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Yes or no answers in the Deaf Community:

 

Question:
Dr. Bill,
I was learning sign from another course before discovering your videos series and that instructor said when signing with someone in the deaf community, they would like more fuller answers rather than just yes or no. Is this correct?
- A.K.


Response from Dr. Bill:

Suppose I just typed one word (yes or no) in reply to your question?

Would you feel satisfied?

In this situation (you asking me a complex, culturally laden question) you probably want more than a yes or no answer. You probably want an "explanation" or exploration of the topic including examples and comparisons. 

I know this is true because another instructor told you something of which you are questioning the veracity of (whether it is right or wrong).

If I give you a simple yes or no answer without backing it up -- you will feel unsatisfied in "this" situation.

However, in some other situation where the facts are cut and dried if I were to expound on my answer beyond yes or no you might consider it a waste of your time and be annoyed by anything beyond a yes or no answer.

For example, suppose you ask me the question, "Do you want ketchup?"

If you ask me that in a busy situation where you are trying to prepare several meals for a table-full of individuals and I start waxing eloquent about my thoughts regarding ketchup and why I might want ketchup or not -- you will likely become annoyed.

It is very much the same in the Deaf community. Sometimes we want a yes or a no. Sometimes we want an expanded answer.

However the real issue here is that "an answer" -- regardless of the culture in which it is being asked -- should match the needs of the person asking the question.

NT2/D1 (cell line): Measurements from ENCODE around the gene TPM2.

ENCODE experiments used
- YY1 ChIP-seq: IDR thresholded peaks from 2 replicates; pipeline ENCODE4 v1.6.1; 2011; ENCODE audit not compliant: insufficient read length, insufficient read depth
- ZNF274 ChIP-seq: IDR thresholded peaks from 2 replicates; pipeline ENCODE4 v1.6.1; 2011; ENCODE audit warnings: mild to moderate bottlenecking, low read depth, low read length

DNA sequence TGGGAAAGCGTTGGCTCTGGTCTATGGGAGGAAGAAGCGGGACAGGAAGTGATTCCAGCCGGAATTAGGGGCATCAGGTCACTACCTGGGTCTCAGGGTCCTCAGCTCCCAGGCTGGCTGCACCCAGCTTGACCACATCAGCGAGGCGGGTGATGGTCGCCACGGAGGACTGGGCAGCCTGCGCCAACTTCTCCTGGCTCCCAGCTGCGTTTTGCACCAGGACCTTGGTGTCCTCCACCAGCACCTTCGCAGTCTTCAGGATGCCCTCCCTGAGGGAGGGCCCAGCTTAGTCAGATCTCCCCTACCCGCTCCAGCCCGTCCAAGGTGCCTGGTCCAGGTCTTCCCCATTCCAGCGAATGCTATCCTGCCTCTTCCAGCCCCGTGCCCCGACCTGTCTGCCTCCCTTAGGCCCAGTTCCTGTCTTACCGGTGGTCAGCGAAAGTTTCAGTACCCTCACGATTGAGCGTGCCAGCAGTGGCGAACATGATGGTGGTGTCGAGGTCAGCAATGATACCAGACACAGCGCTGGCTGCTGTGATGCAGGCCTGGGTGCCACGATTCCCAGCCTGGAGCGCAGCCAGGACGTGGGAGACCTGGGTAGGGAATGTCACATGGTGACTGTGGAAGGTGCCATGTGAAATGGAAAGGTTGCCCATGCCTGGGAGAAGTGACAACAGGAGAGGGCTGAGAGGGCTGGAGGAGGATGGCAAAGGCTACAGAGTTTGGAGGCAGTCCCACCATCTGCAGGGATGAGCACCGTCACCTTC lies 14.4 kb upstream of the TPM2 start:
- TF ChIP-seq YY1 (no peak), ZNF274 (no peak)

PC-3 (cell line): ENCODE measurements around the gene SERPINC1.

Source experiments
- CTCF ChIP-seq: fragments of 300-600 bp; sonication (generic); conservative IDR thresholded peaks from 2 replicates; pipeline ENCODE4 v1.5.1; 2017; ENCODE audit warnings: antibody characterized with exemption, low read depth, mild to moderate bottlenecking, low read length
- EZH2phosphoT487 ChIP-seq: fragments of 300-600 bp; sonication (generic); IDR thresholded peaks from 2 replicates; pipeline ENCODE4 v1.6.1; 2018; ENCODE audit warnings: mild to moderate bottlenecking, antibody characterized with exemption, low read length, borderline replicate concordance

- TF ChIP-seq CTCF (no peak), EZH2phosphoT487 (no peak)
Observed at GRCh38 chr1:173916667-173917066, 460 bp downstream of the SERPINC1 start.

The more context in the situation -- the shorter the answer can be.

The less context in the situation the longer the answer must be.

If the person asking the question has extensive knowledge of or experience regarding the topic -- which is to say "more context" -- the person answering the question should use more brevity (shortness) in their answer.

Thus the issue here is that for a very long time Hearing people have had more access to context than Deaf people. For example, many Hearing people would drive to work listening to the news or talking on their phone (while driving) to share or gain information.

Many Hearing people strike up a conversation with the person in front of or behind them in a grocery (or some other place) store line -- just because they can -- thus gaining more information and context about the world around them.

Such "additional context" is hard fought for, hard won, and much valued in the Deaf Community. We have to work harder as Deaf people to obtain context.

The issue isn't that Deaf people don't like yes or no answers. The issue is that Deaf people habitually / instinctively crave context and connection that Hearing people often take for granted.

When a yes or no question is asked in a high-context situation in the Deaf Community then a yes or no answer is fine.

If a yes or no question is asked in a low context situation (as is often the case) in the Deaf Community the person responding would do well to provide context for their yes or no answer.

If however you start providing context for an answer in an already context-saturated situation you are going to look like an idiot.

Thus the more aware you are of what your conversation partner (or audience) knows or doesn't know -- the more successful you will be in choosing the depth and breadth of your responses. Of course this applies to all cultures. It just so happens that in the Deaf culture you will more often need or want to add context than perhaps in some other culture.

I will also suggest that now with the penetration of smart phones, social media, and other forms of connection in the Deaf world we are experiencing an evolution in that sense of "connection" and context.

More often than ever I will start to "expand" on some answer and my wife (who is also Deaf) will "wave off" my expansion and inform me that she already knows about the topic. Our conversations are still fun and interesting -- just with much less expansion needed than in the past -- simply because we have been empowered by this incredible electronic network of news and information (in other words "context") -- thus in a large measure satisfying our thirst for context.
 



 

Notes: 

 




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